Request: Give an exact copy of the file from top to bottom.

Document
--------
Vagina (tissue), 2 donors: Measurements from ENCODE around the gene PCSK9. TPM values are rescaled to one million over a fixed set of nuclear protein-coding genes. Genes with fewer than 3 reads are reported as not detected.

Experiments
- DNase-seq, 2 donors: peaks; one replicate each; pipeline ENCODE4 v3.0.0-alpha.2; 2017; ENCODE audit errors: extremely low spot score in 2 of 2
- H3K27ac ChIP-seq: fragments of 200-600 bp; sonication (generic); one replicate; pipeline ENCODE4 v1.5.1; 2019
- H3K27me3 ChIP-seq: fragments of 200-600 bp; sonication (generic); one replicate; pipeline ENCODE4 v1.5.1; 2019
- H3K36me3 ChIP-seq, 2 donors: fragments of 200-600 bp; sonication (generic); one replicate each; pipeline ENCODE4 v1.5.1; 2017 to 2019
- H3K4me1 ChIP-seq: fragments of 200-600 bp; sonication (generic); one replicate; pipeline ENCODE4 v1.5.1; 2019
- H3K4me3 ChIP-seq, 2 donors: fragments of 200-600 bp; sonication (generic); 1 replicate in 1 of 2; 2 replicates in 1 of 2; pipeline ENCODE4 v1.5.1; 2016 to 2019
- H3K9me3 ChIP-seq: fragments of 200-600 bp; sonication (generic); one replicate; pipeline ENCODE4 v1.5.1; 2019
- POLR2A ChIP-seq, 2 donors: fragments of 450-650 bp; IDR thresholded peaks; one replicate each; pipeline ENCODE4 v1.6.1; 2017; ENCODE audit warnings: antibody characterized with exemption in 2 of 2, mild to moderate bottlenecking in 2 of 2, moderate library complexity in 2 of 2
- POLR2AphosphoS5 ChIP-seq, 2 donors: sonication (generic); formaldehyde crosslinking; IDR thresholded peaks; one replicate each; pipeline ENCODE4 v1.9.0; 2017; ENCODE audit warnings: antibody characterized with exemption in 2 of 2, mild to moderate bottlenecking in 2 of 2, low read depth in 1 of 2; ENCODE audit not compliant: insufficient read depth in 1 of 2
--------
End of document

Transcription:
Vagina (tissue), 2 donors: Measurements from ENCODE around the gene PCSK9. TPM values are rescaled to one million over a fixed set of nuclear protein-coding genes. Genes with fewer than 3 reads are reported as not detected.

Experiments
- DNase-seq, 2 donors: peaks; one replicate each; pipeline ENCODE4 v3.0.0-alpha.2; 2017; ENCODE audit errors: extremely low spot score in 2 of 2
- H3K27ac ChIP-seq: fragments of 200-600 bp; sonication (generic); one replicate; pipeline ENCODE4 v1.5.1; 2019
- H3K27me3 ChIP-seq: fragments of 200-600 bp; sonication (generic); one replicate; pipeline ENCODE4 v1.5.1; 2019
- H3K36me3 ChIP-seq, 2 donors: fragments of 200-600 bp; sonication (generic); one replicate each; pipeline ENCODE4 v1.5.1; 2017 to 2019
- H3K4me1 ChIP-seq: fragments of 200-600 bp; sonication (generic); one replicate; pipeline ENCODE4 v1.5.1; 2019
- H3K4me3 ChIP-seq, 2 donors: fragments of 200-600 bp; sonication (generic); 1 replicate in 1 of 2; 2 replicates in 1 of 2; pipeline ENCODE4 v1.5.1; 2016 to 2019
- H3K9me3 ChIP-seq: fragments of 200-600 bp; sonication (generic); one replicate; pipeline ENCODE4 v1.5.1; 2019
- POLR2A ChIP-seq, 2 donors: fragments of 450-650 bp; IDR thresholded peaks; one replicate each; pipeline ENCODE4 v1.6.1; 2017; ENCODE audit warnings: antibody characterized with exemption in 2 of 2, mild to moderate bottlenecking in 2 of 2, moderate library complexity in 2 of 2
- POLR2AphosphoS5 ChIP-seq, 2 donors: sonication (generic); formaldehyde crosslinking; IDR thresholded peaks; one replicate each; pipeline ENCODE4 v1.9.0; 2017; ENCODE audit warnings: antibody characterized with exemption in 2 of 2, mild to moderate bottlenecking in 2 of 2, low read depth in 1 of 2; ENCODE audit not compliant: insufficient read depth in 1 of 2